Myanmar Spring Chronicle: Tragedy Strikes at Mandalay Passport Office: Two Lives Lost Amidst Overwhelming Crowds

Tragedy Strikes at Mandalay Passport Office: Two Lives Lost Amidst Overwhelming Crowds

Myanmar Spring Chronicle – February 19, 2024 by MoeMaKa Media

In a heartbreaking turn of events on February 19, two lives were lost in a tragic crush at the passport office in Mandalay. The incident, which occurred during the early morning hours, has sent shockwaves across the nation. This marks a grim escalation in the series of challenges faced by the people of Myanmar since the military coup.

Reports of overcrowded passport-issuing offices have been rife in Yangon since the coup, but never before has such a congested gathering resulted in fatalities. The dire situation is a consequence of the prolonged political and economic crisis exacerbated by the restrictions on travel and passport services during the Covid-19 pandemic.

Throughout 2022, hundreds of thousands of individuals queued daily at Yangon’s passport office, seeking the opportunity to travel abroad. Even after a temporary suspension of passport issuance in late 2022 and early 2023, the crowds persisted when the services resumed. With limited employment opportunities domestically and the looming threat of arrest or violence in villages due to the military’s presence, many are compelled to seek work overseas, legally or illegally.

Adding to the plight, the recent implementation of the conscription law has intensified the urgency among citizens to leave the country. Following the announcement on February 10, there was an overnight surge in attempts to cross into neighboring Thailand, not only through official channels but also illicitly.

The incident in Mandalay sheds light on the desperate attempts of individuals to escape conscription, particularly evident in the early morning hours during the curfew. Some even attribute the tragedy to the alleged selling of queue positions, a practice fueled by the scarcity of job opportunities within Myanmar. Individuals waiting in line overnight often resort to selling their spots to those arriving before dawn, seeking a source of income.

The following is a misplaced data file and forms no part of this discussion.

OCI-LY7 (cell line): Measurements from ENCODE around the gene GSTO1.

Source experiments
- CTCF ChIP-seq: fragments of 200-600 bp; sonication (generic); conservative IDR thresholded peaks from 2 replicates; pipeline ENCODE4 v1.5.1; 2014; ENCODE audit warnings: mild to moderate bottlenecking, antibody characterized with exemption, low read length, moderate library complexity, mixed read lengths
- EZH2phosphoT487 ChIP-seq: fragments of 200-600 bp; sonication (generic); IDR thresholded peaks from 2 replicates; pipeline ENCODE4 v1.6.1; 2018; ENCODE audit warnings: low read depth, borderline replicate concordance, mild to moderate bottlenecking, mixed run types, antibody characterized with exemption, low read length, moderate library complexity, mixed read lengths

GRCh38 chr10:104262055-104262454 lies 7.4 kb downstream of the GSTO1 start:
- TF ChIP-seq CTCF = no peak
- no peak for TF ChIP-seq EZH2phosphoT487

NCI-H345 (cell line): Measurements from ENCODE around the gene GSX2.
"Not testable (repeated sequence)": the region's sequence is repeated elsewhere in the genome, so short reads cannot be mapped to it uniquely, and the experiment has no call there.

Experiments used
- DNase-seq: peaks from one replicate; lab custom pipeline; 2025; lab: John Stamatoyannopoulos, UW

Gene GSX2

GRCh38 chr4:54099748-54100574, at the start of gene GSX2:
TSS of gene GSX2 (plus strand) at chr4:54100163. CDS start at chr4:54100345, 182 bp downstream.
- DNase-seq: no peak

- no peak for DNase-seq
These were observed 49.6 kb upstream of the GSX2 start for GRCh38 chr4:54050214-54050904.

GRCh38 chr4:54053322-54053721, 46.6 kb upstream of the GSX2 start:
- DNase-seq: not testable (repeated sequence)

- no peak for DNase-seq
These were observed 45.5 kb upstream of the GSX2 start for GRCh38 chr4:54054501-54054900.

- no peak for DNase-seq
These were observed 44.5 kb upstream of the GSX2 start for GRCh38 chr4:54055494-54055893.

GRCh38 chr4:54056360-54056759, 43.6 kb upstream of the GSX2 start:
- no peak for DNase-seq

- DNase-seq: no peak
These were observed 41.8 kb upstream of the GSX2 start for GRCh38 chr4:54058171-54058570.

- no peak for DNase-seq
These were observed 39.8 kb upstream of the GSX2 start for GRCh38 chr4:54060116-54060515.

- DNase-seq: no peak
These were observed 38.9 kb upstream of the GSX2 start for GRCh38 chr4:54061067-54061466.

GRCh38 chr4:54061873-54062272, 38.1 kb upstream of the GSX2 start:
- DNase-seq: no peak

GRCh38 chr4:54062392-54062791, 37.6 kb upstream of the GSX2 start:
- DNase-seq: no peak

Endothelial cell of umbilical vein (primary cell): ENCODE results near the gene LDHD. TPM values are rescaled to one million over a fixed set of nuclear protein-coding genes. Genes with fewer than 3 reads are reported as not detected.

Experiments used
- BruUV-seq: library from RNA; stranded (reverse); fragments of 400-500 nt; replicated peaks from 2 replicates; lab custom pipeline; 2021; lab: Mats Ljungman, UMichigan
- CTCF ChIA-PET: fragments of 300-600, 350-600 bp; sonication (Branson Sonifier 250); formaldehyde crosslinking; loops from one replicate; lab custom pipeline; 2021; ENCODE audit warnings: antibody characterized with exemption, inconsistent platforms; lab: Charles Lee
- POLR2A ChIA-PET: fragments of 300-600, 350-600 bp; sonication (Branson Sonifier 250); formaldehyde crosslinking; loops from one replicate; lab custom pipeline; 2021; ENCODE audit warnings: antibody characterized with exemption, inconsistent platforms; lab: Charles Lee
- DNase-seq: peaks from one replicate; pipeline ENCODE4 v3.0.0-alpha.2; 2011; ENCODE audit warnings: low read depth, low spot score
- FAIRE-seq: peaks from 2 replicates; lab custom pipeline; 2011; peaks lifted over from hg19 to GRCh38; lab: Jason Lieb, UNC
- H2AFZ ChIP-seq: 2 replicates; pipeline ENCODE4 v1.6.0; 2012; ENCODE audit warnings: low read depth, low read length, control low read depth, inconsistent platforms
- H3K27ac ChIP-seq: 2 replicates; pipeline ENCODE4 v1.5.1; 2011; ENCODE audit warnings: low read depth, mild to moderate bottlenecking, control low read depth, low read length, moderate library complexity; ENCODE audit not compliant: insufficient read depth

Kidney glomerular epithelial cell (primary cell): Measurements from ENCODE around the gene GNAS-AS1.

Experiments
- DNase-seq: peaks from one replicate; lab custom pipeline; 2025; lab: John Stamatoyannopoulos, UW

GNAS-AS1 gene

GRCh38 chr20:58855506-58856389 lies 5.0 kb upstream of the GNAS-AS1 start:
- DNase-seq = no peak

The exodus of people striving to obtain passports and seek opportunities abroad, coupled with families attempting to secure education for their children overseas to evade military service, has become a widespread phenomenon. Online platforms are flooded with advertisements offering job placements and enrollment in foreign schools. However, many of these turn out to be fraudulent schemes, with groups posing as brokers exploiting desperate parents and youths.

The impact of the military council’s conscription order is felt across various regions, from Tanintharyi in the south to Kachin State in the north. Fleeing the country for a temporary respite, individuals hope to evade military service during the council’s term, banking on the belief that this period will not extend for years.

Notably, the “Restoration Council of Shan State/Shan State Army” (RCSS/SSA), active in parts of southern, central, and northern Shan State, has reissued its conscription order. Ethnic minorities in Shan State, regardless of gender, between the ages of 18 and 45 are mandated to serve in the military for six years. Additionally, properties of families fleeing abroad for military service are at risk of confiscation.

In regions under the control of ethnic armed groups, residents are exempt from the military council’s conscription law, governed by policies established by existing ethnic armed groups. As conflicts persist in various parts of Myanmar, the two Shan ethnic armed groups, yet to engage with the military council directly, appear to be consolidating their strength by enforcing conscription policies and exerting control over their desired territories. This strategic move positions them to wield influence and power in areas where they demonstrate superior military strength.